Christian Doctrine Fathers

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The Christian Doctrine Fathers, or Doctrinaries (in Latin Congregatio Patrum Doctrinae Christianae), are a religious institute of male consecrated Catholics. The members of this religious congregation add the abbreviation D.C. after their names.


The institute was founded 29 September 1592 in L'Isle-sur-la-Sorgue by French priest César de Bus (1544–1607) as a community of priests devoted to the secular education of children. It was approved by the Holy See on 23 December 1597.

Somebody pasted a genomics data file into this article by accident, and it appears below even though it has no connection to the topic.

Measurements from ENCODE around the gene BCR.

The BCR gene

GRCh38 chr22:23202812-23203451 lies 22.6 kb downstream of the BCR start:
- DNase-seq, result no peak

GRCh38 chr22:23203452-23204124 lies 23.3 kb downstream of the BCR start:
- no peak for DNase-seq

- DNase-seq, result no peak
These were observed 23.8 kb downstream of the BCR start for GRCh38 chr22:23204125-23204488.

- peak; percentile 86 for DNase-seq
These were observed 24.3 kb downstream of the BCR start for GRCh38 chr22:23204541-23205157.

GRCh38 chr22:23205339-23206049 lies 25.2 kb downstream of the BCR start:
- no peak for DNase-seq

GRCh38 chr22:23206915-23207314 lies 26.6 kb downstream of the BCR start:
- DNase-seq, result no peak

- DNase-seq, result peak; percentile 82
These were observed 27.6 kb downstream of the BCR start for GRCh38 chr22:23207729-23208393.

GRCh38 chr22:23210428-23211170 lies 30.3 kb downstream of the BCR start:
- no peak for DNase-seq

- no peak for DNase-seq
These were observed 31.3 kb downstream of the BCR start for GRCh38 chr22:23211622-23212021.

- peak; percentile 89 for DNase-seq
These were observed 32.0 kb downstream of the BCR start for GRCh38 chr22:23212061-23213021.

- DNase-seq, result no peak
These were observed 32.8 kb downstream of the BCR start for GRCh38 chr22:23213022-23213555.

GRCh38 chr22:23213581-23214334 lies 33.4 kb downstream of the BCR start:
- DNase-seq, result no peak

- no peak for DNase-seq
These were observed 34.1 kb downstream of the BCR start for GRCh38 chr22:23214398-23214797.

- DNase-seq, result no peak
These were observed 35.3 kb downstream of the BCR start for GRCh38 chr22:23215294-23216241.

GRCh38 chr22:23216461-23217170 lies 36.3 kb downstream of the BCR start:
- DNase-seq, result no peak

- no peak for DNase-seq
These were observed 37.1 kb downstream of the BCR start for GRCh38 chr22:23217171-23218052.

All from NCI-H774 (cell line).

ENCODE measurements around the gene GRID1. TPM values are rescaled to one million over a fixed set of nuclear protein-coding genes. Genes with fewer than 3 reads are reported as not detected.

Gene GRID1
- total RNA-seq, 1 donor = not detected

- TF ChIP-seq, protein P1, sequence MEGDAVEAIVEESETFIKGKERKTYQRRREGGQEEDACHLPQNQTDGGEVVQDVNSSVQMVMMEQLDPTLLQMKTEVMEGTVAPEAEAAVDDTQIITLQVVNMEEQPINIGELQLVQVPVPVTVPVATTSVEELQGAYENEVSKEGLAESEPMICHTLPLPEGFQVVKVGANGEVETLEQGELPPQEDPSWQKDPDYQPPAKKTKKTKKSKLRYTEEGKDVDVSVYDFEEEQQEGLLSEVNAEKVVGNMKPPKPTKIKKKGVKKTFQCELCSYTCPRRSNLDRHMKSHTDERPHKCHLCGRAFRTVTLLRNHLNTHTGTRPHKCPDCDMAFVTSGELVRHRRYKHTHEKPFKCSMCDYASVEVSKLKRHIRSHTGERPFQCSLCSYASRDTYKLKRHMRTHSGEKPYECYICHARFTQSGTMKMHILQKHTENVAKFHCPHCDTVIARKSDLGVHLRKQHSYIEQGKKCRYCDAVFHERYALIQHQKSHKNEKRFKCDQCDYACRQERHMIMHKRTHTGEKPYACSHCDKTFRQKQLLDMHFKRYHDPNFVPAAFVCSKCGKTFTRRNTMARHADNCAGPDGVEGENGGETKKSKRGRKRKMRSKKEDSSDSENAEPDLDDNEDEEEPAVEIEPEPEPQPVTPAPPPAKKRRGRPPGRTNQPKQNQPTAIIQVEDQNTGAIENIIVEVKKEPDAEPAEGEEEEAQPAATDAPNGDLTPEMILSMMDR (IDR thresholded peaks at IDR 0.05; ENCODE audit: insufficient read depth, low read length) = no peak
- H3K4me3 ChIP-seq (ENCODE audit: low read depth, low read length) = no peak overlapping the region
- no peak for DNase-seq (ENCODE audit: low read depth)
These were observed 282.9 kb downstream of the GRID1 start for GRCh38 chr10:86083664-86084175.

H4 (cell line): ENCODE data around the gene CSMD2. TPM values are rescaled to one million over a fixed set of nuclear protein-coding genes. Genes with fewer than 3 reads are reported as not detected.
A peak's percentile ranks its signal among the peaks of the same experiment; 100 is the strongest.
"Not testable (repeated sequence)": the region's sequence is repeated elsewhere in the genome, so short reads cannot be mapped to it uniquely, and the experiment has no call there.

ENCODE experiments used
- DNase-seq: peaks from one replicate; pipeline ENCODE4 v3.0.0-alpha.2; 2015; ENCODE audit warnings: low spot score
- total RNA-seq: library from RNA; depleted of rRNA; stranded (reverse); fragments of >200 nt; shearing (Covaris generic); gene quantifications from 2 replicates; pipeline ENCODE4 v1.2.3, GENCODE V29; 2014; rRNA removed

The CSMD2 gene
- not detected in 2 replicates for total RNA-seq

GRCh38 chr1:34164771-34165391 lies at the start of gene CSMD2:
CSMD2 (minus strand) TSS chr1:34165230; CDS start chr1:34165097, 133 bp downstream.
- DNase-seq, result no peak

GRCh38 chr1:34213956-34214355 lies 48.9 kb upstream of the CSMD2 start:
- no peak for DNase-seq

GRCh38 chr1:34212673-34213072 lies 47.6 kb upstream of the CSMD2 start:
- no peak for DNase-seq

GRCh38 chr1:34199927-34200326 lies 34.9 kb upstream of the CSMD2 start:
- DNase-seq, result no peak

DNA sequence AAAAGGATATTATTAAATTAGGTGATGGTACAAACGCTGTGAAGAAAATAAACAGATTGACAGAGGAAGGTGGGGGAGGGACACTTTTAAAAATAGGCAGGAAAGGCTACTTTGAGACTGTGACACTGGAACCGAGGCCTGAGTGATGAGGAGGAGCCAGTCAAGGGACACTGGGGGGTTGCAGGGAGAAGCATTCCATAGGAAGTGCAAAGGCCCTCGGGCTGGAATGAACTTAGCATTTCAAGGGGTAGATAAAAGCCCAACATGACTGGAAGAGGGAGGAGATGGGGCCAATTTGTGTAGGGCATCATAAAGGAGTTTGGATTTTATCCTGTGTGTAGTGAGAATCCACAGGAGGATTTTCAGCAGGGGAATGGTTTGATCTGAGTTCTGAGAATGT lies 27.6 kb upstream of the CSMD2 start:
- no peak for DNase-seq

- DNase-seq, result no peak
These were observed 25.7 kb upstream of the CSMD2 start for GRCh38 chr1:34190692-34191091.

Later, the congregation was reorganized by Benedict XIII and Benedict XIV, who in 1747 joined the brotherhood founded in Rome in 1560 by Marco de Sadis Cusani.

Activities and Dissemination[edit]

Today, Dottrinari priests are devoted mainly to parish ministry, teaching and publishing—especially catechetical texts.

As of 31 December 2010, the congregation consisted of 17 communities with 89 religious, 58 of them priests.[1]


  1. ^ Statistics from the Annuario Pontificio per l'anno 2012, Vatican City, 2012, p. 1430.

External links[edit]